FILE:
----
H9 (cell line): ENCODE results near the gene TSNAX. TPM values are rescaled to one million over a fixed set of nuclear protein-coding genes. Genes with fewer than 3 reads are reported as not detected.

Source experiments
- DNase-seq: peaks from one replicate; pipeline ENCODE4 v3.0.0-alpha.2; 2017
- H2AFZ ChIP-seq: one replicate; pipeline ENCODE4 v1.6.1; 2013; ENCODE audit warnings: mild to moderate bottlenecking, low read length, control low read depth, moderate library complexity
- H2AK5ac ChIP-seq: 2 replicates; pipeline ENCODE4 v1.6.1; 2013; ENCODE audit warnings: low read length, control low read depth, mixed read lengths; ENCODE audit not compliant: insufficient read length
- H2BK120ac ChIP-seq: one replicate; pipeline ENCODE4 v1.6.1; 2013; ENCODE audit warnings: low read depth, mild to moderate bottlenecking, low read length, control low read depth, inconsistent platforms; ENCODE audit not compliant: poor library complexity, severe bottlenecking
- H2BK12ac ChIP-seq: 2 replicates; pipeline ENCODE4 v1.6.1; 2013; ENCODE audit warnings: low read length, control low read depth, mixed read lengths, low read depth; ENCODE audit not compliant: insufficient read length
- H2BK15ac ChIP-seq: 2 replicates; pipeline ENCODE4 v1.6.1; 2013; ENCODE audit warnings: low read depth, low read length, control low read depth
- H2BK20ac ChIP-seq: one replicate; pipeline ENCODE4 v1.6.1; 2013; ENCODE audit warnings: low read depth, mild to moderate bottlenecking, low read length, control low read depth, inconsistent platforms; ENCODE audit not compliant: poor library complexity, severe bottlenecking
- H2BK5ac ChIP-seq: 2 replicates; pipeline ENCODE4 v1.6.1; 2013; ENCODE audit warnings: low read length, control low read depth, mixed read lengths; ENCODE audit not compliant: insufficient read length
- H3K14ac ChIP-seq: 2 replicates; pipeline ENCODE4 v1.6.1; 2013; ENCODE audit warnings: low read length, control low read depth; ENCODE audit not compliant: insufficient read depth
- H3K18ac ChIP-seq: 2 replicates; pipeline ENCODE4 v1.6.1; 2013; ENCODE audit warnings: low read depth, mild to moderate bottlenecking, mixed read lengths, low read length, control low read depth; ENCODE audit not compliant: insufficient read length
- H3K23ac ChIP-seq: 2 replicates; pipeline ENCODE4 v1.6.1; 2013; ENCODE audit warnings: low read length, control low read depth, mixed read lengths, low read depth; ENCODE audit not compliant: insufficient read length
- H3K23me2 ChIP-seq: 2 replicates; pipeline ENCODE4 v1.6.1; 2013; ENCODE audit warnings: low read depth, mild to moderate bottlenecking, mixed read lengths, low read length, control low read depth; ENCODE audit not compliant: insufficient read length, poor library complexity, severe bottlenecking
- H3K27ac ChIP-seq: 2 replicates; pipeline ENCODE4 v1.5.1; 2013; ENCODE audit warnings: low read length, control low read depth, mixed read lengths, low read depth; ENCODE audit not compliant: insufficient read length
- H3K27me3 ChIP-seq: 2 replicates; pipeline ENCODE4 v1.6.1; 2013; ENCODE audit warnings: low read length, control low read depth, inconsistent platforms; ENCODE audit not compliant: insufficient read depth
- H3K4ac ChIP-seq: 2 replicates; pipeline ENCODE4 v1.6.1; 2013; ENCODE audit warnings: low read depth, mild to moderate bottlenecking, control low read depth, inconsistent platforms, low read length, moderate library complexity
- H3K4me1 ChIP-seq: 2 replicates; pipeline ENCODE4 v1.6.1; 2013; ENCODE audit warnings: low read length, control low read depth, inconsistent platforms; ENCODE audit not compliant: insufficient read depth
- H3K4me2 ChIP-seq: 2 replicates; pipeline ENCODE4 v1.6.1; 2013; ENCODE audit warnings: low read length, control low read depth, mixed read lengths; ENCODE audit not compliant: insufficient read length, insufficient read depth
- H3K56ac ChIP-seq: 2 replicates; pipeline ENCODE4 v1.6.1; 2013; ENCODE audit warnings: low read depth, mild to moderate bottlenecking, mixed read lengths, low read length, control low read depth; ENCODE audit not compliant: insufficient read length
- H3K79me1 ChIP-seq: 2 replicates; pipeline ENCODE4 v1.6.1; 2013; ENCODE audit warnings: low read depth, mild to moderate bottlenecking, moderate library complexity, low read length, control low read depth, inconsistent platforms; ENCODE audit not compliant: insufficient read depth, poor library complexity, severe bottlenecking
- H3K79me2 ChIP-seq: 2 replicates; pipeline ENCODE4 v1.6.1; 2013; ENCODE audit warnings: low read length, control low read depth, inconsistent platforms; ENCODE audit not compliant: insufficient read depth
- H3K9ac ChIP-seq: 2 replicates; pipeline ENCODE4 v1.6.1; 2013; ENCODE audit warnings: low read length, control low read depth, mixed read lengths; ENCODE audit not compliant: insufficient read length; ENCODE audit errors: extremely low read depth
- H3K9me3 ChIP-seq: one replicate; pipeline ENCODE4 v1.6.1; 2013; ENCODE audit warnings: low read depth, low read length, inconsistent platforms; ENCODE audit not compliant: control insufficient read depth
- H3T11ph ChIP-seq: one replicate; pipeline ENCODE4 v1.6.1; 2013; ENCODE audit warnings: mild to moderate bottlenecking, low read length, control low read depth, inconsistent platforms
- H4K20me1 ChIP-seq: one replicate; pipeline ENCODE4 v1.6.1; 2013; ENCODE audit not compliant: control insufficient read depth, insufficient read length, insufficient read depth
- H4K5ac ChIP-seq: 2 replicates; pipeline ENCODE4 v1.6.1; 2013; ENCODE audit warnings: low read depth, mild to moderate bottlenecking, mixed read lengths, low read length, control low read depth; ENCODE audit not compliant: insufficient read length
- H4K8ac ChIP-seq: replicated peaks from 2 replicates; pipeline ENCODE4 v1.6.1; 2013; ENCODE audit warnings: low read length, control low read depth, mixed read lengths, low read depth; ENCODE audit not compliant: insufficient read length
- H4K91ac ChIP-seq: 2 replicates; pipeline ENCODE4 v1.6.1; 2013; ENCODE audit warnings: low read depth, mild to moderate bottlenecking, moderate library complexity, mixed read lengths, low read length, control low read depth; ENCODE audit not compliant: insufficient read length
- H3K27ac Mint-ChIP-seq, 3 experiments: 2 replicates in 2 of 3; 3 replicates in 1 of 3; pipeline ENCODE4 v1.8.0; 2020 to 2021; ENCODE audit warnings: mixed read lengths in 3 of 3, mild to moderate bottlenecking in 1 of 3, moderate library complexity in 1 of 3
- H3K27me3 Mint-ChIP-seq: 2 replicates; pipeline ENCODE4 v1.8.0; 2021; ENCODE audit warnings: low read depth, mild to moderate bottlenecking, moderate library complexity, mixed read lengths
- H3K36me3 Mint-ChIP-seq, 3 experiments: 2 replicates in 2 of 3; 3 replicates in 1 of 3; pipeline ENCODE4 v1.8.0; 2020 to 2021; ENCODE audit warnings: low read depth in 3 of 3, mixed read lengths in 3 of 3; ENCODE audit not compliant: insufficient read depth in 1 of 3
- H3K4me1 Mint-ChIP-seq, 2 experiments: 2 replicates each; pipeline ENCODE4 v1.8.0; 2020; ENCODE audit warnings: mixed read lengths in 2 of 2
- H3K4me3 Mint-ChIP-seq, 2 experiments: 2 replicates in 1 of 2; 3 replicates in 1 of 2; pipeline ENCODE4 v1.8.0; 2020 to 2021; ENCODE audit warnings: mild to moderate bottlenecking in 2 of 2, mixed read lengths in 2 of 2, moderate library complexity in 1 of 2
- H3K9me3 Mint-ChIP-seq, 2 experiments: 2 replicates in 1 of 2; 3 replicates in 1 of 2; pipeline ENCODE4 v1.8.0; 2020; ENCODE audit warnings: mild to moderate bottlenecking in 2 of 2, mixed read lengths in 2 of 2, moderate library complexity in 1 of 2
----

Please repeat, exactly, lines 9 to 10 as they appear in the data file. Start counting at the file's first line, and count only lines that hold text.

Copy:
- H2BK20ac ChIP-seq: one replicate; pipeline ENCODE4 v1.6.1; 2013; ENCODE audit warnings: low read depth, mild to moderate bottlenecking, low read length, control low read depth, inconsistent platforms; ENCODE audit not compliant: poor library complexity, severe bottlenecking
- H2BK5ac ChIP-seq: 2 replicates; pipeline ENCODE4 v1.6.1; 2013; ENCODE audit warnings: low read length, control low read depth, mixed read lengths; ENCODE audit not compliant: insufficient read length